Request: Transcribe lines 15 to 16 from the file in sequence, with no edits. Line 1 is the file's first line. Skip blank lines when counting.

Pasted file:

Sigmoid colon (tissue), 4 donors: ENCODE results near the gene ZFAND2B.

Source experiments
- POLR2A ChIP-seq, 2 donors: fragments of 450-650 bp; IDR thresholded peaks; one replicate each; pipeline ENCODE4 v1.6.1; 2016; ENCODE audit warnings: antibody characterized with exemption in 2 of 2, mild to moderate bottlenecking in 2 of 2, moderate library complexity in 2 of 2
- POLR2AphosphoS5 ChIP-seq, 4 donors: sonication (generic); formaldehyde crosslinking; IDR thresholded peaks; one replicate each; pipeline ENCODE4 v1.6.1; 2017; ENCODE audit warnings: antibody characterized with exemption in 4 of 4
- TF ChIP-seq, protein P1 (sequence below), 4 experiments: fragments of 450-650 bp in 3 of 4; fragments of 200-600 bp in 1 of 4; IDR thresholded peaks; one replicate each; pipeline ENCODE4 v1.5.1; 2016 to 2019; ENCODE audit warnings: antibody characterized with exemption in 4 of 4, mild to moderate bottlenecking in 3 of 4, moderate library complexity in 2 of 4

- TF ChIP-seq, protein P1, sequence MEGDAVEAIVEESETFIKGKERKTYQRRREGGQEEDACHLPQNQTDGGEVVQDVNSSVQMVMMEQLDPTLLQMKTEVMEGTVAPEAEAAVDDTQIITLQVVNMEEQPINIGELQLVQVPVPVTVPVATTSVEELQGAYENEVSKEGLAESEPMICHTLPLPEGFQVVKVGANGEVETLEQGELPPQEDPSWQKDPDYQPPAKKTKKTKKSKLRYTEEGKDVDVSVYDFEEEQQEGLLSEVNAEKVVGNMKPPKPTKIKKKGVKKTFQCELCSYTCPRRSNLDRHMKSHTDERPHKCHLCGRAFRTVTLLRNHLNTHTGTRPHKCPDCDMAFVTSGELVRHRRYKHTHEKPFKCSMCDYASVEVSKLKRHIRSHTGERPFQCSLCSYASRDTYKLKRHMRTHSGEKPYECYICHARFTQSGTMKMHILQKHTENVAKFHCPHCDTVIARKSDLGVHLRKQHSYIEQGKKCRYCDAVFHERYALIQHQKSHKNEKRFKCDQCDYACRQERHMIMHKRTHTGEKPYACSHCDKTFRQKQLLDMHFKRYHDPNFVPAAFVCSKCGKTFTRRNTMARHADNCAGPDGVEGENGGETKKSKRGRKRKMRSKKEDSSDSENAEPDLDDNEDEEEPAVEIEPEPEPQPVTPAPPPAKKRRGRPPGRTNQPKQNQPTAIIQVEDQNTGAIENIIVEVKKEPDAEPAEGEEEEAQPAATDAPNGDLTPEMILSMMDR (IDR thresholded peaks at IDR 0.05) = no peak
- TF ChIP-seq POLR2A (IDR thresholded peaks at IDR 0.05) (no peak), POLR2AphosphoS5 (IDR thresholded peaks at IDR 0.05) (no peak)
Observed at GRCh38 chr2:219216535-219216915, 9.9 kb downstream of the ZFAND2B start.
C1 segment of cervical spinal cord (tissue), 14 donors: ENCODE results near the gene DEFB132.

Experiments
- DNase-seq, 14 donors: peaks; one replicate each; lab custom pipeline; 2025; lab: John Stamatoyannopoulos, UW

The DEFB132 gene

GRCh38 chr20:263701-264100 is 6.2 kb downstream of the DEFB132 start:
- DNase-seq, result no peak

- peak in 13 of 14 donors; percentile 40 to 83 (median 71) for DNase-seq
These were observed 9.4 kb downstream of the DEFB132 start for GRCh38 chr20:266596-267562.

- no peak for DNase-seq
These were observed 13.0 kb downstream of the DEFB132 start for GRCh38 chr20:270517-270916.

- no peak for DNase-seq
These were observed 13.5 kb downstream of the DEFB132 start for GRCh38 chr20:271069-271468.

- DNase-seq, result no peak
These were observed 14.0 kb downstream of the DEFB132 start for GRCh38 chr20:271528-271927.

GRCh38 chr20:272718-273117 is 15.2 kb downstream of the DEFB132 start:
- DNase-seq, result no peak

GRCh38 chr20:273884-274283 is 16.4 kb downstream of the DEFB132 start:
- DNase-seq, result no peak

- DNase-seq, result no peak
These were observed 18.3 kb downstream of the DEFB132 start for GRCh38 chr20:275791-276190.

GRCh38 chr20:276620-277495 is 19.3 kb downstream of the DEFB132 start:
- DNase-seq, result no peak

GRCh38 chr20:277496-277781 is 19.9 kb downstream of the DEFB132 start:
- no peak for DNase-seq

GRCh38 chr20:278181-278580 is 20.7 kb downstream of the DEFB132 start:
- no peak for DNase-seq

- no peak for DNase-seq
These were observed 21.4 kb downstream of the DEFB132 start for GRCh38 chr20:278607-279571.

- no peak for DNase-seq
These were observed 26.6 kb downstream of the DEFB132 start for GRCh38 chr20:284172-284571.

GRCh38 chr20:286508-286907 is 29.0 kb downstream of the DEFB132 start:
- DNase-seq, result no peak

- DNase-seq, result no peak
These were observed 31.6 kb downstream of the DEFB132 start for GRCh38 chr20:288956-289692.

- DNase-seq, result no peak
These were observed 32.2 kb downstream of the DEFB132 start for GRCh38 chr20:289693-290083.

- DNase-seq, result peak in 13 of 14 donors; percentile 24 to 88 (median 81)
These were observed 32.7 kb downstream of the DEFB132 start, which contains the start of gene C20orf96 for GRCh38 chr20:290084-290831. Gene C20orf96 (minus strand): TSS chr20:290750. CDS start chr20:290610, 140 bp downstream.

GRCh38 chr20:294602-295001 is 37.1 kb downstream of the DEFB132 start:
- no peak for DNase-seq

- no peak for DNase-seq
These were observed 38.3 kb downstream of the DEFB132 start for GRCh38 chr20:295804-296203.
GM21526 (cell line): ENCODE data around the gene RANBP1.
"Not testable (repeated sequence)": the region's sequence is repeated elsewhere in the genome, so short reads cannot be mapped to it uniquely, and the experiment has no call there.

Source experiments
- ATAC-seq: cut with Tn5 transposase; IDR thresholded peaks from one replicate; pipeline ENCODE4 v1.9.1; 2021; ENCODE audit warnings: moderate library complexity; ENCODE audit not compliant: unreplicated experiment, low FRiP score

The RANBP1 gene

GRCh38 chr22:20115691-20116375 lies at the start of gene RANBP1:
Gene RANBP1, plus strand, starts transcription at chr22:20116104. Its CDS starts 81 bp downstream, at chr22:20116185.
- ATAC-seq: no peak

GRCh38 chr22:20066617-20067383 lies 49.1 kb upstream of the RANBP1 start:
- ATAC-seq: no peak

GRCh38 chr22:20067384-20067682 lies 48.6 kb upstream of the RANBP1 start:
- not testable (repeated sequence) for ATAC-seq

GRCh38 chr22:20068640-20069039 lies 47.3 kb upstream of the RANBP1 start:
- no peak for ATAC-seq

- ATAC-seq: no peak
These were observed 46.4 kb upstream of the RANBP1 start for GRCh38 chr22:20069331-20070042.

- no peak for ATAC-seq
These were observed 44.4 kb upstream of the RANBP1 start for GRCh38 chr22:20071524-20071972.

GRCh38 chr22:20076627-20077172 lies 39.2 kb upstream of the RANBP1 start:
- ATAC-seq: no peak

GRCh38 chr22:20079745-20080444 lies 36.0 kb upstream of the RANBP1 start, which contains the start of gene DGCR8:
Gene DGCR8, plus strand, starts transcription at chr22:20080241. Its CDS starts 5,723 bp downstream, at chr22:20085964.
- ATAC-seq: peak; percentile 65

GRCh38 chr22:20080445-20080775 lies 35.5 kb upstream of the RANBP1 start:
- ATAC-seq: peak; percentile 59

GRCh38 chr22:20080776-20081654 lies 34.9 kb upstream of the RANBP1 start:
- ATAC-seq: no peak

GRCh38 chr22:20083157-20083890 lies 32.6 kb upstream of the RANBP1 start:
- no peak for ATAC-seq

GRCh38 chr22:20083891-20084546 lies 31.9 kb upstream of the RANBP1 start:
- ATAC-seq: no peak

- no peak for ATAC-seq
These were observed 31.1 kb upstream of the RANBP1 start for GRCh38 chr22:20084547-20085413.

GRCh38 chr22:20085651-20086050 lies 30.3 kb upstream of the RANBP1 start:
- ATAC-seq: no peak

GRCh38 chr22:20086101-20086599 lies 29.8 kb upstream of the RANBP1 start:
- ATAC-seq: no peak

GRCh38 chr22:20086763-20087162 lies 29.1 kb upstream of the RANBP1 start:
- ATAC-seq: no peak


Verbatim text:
- peak in 13 of 14 donors; percentile 40 to 83 (median 71) for DNase-seq
These were observed 9.4 kb downstream of the DEFB132 start for GRCh38 chr20:266596-267562.